George Andrews, of Penn State, a mainstay of the number theory scene for many years now, is happily still going very strong at age 76. Here, for instance is his itinerary of talks given just in this calendar year: http://www.personal.psu.edu/gea1/pdf/2015Talks.pdf. This admittedly small sample does bear out the proposition that Andrews’ interests and expertise include combinatorics, additive number theory, and the theory of partitions, and this point is amplified — in spades — by his list of publications (cf. his web page). Indeed Andrews has long been one of the major players in connection with all things Ramanujan, in particular the Rogers-Ramanujan identities and the various activities surrounding Ramanujan’s lost notebooks, and he has contributed in major and varied ways to the theory of partitions, to name one obvious example of his prolific activity.

The book under review, an introductory level text on number theory at the undergraduate level, accordingly benefits from what only number theory can offer at this level, and what only an expert like Andrews, with his orientation in the direction of combinatorics, can bring about. Published in 1971, it has been around for quite a while now, and it is a wonderful benefit that Dover is now launching this book at the customary unbeatably low price; well, to be precise, Dover first launched the book in 1994, but it is still (?) only $14.95. It is a superb text for a rookie course in number theory, or even an introduction to pure mathematics aimed at propelling tyros into the thick of it all with zest and style.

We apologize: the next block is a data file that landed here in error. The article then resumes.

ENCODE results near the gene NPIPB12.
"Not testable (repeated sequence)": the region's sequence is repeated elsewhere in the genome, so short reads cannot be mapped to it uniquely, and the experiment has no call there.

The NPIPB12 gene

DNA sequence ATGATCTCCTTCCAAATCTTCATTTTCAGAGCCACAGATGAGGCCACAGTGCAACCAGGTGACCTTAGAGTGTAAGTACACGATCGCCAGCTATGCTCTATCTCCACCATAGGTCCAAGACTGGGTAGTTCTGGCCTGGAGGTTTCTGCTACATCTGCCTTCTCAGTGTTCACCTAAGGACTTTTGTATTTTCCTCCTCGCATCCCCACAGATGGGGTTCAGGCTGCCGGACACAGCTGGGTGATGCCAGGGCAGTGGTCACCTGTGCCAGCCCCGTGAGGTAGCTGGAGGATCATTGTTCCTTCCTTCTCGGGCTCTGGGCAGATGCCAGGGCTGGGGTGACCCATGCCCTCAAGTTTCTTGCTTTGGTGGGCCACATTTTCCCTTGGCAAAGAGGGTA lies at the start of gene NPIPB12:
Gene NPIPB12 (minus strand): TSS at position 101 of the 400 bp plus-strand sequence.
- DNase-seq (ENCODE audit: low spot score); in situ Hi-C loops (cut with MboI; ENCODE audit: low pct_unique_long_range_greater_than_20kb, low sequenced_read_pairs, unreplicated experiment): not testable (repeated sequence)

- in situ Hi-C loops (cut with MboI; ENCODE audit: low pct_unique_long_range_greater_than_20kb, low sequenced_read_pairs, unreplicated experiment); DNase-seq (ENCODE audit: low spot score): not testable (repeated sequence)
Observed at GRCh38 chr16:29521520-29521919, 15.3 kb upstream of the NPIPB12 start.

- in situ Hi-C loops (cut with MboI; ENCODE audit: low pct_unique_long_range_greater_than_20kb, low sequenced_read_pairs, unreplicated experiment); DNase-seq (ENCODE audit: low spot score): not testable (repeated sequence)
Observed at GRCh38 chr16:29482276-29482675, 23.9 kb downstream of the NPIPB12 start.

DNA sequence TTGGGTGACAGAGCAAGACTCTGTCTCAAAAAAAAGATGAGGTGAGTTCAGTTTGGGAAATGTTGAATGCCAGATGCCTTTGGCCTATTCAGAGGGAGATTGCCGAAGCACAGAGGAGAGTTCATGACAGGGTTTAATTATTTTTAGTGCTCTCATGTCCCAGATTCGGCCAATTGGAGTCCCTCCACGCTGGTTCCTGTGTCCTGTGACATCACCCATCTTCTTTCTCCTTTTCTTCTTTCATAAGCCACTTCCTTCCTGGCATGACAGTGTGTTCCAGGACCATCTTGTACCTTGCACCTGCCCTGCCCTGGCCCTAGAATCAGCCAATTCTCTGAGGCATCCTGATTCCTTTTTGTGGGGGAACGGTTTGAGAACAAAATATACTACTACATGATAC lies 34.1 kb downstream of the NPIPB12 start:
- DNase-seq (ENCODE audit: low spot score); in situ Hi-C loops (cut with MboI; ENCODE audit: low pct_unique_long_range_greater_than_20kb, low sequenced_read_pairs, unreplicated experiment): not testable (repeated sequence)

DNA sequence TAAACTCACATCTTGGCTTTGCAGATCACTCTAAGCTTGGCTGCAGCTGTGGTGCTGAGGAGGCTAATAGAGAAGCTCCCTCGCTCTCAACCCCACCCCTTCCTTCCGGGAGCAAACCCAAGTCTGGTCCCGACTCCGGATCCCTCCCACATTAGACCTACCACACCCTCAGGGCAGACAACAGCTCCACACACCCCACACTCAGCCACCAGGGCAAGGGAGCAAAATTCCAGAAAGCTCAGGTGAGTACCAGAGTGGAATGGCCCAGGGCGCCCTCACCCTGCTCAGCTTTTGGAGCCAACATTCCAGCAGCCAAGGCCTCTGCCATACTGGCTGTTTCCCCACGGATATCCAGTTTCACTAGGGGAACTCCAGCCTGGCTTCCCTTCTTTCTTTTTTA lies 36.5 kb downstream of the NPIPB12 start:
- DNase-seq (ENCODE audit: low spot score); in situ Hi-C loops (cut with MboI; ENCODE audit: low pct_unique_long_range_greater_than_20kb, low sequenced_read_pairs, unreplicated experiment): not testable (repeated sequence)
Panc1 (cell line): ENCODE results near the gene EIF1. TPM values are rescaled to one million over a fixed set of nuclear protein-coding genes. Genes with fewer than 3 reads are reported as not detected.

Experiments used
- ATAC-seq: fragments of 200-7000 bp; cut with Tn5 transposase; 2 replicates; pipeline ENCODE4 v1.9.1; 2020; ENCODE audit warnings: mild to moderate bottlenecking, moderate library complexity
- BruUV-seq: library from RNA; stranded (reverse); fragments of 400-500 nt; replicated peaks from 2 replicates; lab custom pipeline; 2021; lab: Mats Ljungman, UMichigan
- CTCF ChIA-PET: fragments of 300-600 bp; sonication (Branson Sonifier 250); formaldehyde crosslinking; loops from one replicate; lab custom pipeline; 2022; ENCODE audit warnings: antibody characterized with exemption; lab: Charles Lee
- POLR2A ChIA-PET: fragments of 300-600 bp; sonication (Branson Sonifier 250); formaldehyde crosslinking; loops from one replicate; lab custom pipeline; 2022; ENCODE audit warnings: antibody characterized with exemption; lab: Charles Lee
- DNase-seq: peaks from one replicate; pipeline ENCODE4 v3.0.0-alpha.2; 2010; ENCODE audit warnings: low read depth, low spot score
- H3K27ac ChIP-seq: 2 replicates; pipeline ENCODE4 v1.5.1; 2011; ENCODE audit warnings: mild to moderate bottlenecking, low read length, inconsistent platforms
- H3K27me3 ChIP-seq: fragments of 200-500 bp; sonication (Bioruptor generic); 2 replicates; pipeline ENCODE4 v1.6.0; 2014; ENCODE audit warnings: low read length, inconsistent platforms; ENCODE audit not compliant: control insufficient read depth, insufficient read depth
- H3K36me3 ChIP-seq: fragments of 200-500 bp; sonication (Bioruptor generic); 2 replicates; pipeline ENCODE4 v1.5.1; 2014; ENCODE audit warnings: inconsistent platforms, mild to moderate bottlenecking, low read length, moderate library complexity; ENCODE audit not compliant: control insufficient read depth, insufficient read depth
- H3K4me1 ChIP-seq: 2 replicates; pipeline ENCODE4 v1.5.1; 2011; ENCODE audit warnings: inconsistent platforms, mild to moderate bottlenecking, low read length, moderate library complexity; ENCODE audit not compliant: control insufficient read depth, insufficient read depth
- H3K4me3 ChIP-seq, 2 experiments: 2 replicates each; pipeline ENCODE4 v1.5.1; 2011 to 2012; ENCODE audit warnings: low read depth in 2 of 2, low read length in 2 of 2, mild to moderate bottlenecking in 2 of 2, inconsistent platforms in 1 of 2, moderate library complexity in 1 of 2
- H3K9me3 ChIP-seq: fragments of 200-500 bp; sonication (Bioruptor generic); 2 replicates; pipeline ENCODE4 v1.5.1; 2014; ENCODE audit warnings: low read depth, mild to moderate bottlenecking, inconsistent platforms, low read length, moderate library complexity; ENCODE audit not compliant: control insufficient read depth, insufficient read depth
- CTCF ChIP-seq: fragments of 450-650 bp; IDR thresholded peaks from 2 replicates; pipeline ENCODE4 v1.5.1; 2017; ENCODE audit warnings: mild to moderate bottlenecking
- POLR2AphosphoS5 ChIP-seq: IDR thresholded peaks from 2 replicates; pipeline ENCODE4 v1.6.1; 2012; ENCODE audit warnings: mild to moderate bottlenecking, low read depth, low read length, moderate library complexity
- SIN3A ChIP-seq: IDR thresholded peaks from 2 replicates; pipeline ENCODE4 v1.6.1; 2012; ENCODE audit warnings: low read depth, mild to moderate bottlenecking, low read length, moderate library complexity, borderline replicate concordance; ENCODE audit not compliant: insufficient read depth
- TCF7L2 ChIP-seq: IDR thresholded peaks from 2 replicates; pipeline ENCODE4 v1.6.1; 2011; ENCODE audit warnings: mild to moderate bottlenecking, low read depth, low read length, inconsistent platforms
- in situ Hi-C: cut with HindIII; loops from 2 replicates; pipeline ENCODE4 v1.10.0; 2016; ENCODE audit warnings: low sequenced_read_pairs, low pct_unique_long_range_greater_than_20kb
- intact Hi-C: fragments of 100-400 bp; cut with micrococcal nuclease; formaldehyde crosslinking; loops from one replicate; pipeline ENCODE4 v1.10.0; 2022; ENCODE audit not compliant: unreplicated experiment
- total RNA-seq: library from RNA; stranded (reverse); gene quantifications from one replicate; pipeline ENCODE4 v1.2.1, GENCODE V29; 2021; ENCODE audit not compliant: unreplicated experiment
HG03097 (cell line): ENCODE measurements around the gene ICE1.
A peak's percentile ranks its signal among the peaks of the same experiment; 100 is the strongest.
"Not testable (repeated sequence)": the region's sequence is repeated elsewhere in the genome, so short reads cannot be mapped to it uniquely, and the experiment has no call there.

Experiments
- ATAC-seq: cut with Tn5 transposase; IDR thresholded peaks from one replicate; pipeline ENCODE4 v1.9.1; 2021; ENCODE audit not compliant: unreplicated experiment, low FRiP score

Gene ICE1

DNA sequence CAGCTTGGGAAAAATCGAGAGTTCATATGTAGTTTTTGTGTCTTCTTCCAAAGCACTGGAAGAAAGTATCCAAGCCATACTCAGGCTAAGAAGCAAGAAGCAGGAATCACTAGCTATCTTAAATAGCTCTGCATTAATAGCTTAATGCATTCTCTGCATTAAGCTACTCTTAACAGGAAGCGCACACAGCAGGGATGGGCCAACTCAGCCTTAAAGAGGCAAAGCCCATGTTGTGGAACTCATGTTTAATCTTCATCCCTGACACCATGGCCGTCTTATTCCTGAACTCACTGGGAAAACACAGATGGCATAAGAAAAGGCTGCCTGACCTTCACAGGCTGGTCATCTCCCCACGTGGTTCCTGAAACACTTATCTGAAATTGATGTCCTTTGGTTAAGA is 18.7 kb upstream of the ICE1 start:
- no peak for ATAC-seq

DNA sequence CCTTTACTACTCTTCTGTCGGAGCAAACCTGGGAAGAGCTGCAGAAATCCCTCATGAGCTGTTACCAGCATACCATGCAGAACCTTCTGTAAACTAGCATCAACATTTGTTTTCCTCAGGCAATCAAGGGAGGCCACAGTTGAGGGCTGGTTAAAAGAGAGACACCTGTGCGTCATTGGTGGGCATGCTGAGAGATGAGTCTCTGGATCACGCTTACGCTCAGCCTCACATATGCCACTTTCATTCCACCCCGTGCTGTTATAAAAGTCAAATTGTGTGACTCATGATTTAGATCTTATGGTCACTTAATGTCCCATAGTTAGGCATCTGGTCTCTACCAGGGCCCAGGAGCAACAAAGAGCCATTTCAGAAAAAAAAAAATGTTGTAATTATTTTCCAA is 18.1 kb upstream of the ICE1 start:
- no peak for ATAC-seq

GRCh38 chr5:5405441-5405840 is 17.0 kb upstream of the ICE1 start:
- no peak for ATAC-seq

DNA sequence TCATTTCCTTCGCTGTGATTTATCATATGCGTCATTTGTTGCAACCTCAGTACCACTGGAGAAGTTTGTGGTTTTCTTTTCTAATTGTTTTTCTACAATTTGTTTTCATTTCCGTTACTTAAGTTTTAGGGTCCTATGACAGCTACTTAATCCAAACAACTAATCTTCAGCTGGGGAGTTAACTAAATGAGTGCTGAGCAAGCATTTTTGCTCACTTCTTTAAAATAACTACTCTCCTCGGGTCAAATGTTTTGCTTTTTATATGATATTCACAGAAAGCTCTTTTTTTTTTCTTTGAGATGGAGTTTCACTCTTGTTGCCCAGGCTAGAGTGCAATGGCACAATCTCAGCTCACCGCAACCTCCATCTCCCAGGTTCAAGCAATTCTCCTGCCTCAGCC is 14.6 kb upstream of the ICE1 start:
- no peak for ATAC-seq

The sequence of topics Andrews hits in his book is partitioned into five parts: “multiplicativity — divisibility,” featuring “FT Arithmetic” and the theory of congruences and capped off by good stuff about \(\pi(x)\); “quadratic congruences,” focused on Gauss-Euler quadratic reciprocity (i.e. the inner life of the Legendre symbol); “additivity,” where we encounter the theory of partitions and the vaunted Rogers-Ramanujan identities; and finally “geometric number theory” which focuses on Gauss’s circle problem and Dirichlet’s divisor problem.

The book comes equipped with a number of excellent and useful appendices, but even more importantly, Andrews liberally peppers his text with exercises aimed at exposing his readers and students to arithmetical calculations of varying (i.e. locally gently increasing) degrees of difficulty, as well as equally well orchestrated propositions to prove. Indeed, these fabulous exercise sets, offering things for students of different abilities, together with the fact that Andrews’ prose is crystal-clear and to the point, make the book ideal for use in the kind of course it is intended for: a true introduction to what Davenport called “the Higher Arithmetic.”

I haven’t had occasion to teach number theory at this level for a number of years, but I look forward to doing so again. When I do, I’ll use this book as my text.

Michael Berg is Professor of Mathematics at Loyola Marymount University in Los Angeles, CA.